LaGrow said, "Premier started in the early 1960s in Berrien Springs. This evening I have with me Chuck White, machining plant manager. They have facilities in Berrien Springs, Buchanan and New York. They're a major supplier of aluminum die-casting to automotive, military, appliance, furniture and electric industries."
"Over the last 40 years they've established themselves as a leader in the die-cast industry and have grown significantly utilizing technology and engineering," said LaGrow, of Coloma. "That's where their real niche is. Several months ago, we learned Premier was going to be expanding again, either in Michigan or New York. I decided to go out and make a couple of calls. We met and met and met. With the help of state and local incentives, it's brought us here this evening. Premier is going to be expanding its facilities in Dowagiac at the old ICG tech center on Paul Street. Premier is actually one of the die-casting companies in the area which has received some pretty prestigious awards. One from Whirlpool. Several from the North American Die-Cast Association. And several from the Michigan Chamber of Commerce based on their better workplace performance and environmental education. I think it speaks volumes to the type of company that we're attracting into this area. They already have five Dowagiac employees."
One of them is White, who worked at Contech for 23 years before joining Premier 10 years ago.
"We are currently about 60 percent automotive," White told Third Ward Councilman Leon Laylin. "We're pretty diversified. We don't like all our eggs in one basket. With automotive, we ship to Delphi, Ford, Chrysler, GM. We also get into the Whirlpool appliance area, furniture business, military contracts, even some smaller electronics. With our fingers in many different areas, we feel that despite the downturn of the automotive industry, we're still going to survive the economy and advance."
LaGrow said in the IFT Premier promises to create around 30 jobs, "although the numbers and projections are much more than that. We always want to be conservative. They are investing a couple of things. One is the transfer of $994,732.61 in machinery and equipment from Buchanan. The other is new machinery and equipment of $6,640,197.68. These are new purchase orders over a period of time because some of these machines are from Italy or Germany and they take a period of time to build."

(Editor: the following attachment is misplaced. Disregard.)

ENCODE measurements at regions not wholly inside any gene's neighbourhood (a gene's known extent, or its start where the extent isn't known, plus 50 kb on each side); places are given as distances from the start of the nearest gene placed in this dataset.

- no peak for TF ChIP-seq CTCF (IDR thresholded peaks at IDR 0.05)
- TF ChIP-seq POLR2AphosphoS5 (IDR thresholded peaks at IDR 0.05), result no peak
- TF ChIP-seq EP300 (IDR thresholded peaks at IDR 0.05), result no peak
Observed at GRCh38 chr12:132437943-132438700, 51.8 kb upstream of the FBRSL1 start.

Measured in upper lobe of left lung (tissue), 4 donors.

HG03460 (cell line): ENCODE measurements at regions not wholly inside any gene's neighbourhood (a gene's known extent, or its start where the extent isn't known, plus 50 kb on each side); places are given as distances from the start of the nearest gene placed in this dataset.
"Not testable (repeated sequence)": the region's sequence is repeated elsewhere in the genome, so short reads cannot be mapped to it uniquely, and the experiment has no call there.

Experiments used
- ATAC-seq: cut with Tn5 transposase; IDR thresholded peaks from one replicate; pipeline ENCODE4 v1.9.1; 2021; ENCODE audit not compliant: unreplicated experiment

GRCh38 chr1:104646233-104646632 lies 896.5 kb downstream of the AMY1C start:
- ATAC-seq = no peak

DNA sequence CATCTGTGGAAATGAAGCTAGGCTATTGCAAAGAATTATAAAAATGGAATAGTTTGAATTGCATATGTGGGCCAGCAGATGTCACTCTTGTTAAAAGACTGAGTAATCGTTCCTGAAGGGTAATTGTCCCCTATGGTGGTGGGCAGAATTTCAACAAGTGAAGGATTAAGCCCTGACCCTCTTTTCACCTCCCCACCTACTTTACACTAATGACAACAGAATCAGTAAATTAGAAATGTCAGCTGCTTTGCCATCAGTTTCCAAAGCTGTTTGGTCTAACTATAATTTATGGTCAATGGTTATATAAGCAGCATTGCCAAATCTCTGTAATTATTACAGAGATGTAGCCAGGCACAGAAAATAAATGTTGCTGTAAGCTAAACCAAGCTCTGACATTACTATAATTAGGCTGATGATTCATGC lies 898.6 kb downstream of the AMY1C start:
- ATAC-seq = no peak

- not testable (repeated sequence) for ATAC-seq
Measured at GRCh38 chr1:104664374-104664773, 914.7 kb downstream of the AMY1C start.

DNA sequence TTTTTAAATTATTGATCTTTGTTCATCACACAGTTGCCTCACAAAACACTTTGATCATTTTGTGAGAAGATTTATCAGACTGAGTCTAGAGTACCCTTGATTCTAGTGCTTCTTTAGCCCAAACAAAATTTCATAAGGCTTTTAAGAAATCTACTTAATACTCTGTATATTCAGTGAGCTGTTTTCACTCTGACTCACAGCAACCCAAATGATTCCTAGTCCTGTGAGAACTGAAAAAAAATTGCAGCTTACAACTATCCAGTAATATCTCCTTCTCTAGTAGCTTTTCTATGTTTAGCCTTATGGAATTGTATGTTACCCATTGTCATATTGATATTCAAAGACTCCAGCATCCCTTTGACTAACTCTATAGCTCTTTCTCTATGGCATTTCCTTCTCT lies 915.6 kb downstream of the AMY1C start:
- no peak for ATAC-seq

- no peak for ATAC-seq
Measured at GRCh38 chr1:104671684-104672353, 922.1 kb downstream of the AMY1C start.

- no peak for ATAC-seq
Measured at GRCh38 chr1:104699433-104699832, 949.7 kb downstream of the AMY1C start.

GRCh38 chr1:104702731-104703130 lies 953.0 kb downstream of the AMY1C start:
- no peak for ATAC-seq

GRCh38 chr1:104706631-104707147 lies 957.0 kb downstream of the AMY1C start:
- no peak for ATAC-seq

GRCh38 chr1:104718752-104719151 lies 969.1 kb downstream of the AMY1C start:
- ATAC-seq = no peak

Granting this abatement generates $29,325.67 in new Dowagiac tax revenue annually and increases payroll earned in the community by $629,356 in the first year.
"Premier's pretty aggressive," she said. "They're very technologically advanced. I think that's what makes them a leader in their industry. You have two public hearings, two separate agreements and two separate resolutions because of the transfer and the regular tax abatement."
The council also heard from two political candidates, Marcellus attorney Stacey Rentfrow, who is running for Fourth District judge, and Republican Water Resources Commissioner Bruce Campbell, who Nov. 4 faces Edwardsburg Democrat Tony Catanzarite.
Campbell, appointed July 3 to the office formerly known as drain commissioner, has been with county government for 26 years.
Campbell has worked with sheriff's offices in Cass and St. Joseph counties. He spent 10 years as Cass County's emergency management coordinator, eight years as Cass County's address technician and Cass County's soil erosion program enforcement agent for seven years.
Campbell's first month on the job, he joked he was "getting his feet wet."
His second month he drew chuckles by describing his tenure as "treading water."
September, his third month, coincided with record rainfalls.
"I wasn't joking anymore," he said. "It kept our office pretty busy for a couple of weeks."
"I thought you were going to say in September you were in over your head," cracked City Attorney Mark Westrate.
"I might have been going down the drain, but I'm still afloat," Campbell retorted.
The council canceled its Dec. 22 meeting because it falls so close to Christmas.